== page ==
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Nashville’s ever-changing hotel landscape has created a need for established hotels to continue to retain relevancy in the marketplace while staying competitive in with the new supply.

New properties are challenged with establishing a new brand in a developing market, lack of an online reputation for the new property, as well as operational challenges. That said, existing properties can face the perception that they are not the new, shiny, hotspot on the block. In an effort to combat flat or negative RevPAR (Revenue Per Available Room) growth, many existing properties and ownership groups will often invest in marketing and renovations. On the blog today we will be focusing on some of the Nashville properties undergoing renovations.

Union Station Hotel

Built in 1900 as a train station, the hotel came into being in the mid-1980’s. For decades it was the spot for Music City visitors, train enthusiasts, and home to one of two fine dining restaurants in Nashville – Author’s. Embodying a repurposed historic structure, the unique elements of the hotel cannot be ignored or replicated. This feature alone is why the hotel has always been one of the top venues for engagements, weddings, and other special events in the city. The most recent renovation, completed in 2016 by Gobbell Hays Partners brings the property to a new level of elegance and modern style. The highlights of the renovation include:

 

  • Original, commissioned art and recycled steel sculptures.
  • Interior re-design of the 125 guestrooms that include: walnut feature walls, cowhide headboards, wine chandeliers, all creating an atmosphere of approachable luxury.
  • A recreation of the meeting and event space, continuing the modern look and feel combined with historic elements.
  • New Bar & Restaurant – Carters. Offering a vibrant atmosphere with cozy, private nooks serving locally inspired food and drinks.

 

Hutton Hotel

Opened in 2009, the Hutton Hotel burst on to the scene as a new, modern boutique hotel in Music City. With innovative design and a focus on eco-friendly interiors and amenities, the Hutton has been a go to spot for modern Nashville travelers as well as celebrities visiting the city. Acting as an anchor for the bustling midtown district of Nashville, the Hutton recognized the opportunity to update its look and feel while continuing to offer an authentic Nashville experience. Renovations have allowed the Hutton to further compete in an increasingly competitive market. The highlights of the renovation include:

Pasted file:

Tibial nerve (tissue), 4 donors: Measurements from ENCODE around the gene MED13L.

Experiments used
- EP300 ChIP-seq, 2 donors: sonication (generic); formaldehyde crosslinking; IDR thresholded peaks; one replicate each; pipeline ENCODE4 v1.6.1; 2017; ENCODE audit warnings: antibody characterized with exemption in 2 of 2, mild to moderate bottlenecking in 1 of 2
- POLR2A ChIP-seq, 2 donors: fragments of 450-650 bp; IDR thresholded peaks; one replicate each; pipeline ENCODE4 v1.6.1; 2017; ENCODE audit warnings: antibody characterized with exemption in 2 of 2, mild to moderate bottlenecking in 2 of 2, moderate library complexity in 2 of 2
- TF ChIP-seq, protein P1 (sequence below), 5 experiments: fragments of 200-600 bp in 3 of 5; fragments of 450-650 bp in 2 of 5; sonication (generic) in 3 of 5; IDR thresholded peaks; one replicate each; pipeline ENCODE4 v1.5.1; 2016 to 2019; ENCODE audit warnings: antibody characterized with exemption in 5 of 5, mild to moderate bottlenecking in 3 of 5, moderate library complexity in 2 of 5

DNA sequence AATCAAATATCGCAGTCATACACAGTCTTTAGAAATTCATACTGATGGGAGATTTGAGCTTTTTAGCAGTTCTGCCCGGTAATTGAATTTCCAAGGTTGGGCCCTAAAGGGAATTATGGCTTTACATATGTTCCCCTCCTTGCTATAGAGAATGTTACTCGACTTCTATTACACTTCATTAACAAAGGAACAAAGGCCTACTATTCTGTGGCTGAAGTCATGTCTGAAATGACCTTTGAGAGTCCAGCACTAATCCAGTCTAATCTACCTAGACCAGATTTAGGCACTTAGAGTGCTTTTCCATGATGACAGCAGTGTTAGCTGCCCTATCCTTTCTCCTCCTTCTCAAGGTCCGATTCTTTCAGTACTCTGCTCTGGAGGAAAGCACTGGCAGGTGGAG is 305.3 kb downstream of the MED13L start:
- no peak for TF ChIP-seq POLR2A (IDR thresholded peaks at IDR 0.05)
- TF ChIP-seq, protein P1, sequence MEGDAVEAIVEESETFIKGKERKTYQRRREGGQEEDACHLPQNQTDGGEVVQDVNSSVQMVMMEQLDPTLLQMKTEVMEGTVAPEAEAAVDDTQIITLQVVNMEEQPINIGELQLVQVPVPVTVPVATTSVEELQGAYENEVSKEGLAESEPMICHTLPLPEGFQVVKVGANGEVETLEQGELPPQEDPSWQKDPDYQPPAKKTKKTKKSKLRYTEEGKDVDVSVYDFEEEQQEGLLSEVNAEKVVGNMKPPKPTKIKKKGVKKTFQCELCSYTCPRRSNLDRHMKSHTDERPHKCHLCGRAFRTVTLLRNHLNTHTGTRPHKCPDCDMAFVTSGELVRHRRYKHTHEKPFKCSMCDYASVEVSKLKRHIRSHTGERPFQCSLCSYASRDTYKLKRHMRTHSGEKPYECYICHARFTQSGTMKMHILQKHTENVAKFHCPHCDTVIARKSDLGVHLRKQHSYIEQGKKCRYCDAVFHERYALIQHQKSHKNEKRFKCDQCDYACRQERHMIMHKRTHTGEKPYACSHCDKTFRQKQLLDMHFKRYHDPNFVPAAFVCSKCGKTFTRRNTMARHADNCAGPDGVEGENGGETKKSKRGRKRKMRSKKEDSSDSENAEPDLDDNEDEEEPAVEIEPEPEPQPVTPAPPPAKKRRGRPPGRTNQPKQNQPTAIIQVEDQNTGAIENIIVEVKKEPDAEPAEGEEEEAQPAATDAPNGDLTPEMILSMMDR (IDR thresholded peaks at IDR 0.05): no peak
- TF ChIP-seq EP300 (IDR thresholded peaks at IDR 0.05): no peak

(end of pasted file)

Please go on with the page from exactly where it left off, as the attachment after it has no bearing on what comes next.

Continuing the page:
• Refreshed, vibrant guestrooms adding modern pops of color.
  • A newly renovated lobby allowing for a smooth guest experience.
  • Renovation of the popular 1808 Grille.
  • Expansion of the bar into the lobby space to create a lounge feel for guests, which has grown in popularity in the past few years.

 

The Renaissance Hotel

As the longest running hotel on the list today, the Renaissance Hotel has seen the market grow and change and is acting nimbly to respond to those changes. Originally a Stouffer hotel, the Renaissance has been the headquarter hotel for the city’s citywide conventions for decades. After the move of the main convention center to the Music City Center, a reinvention (read: demolition) of much of the old convention center to create a multi-use retail and museum space is now under way.  While, the Renaissance Hotel’s current renovation is in its third phase, the first two phases included a modernization of the interiors and amenities of the guestrooms, completed in 2015, and a painting of the exterior, completed in 2016. This most recent renovation includes adding and updating meeting and events space as well as additional outlets. The highlights of the renovation include:

 

  • 70,000 square feet of meeting and event space. This will include updating the current space as well as adding more space to the Renaissance.
  • A new, first floor, restaurant and bar.
  • An expansive market for grab and go items serving hotel guests and the downtown business community.

 

While timing for the renovations may also coincide with scheduled PIPs (Property Improvement Plans) and cyclical renovation plans, these properties will be setting themselves up for success in this evolving market. For instance, the Hutton Hotel and the Union Station both fall into the 7-8 year renovation cycle. The Hutton Hotel and Union Station properties are also creatively activating their lobbies to produce a living room or hang out space for guests, which falls within current trends.  However, regardless of current trends, the properties highlighted today are all taking the initiative to remain relevant in an ever growing market.

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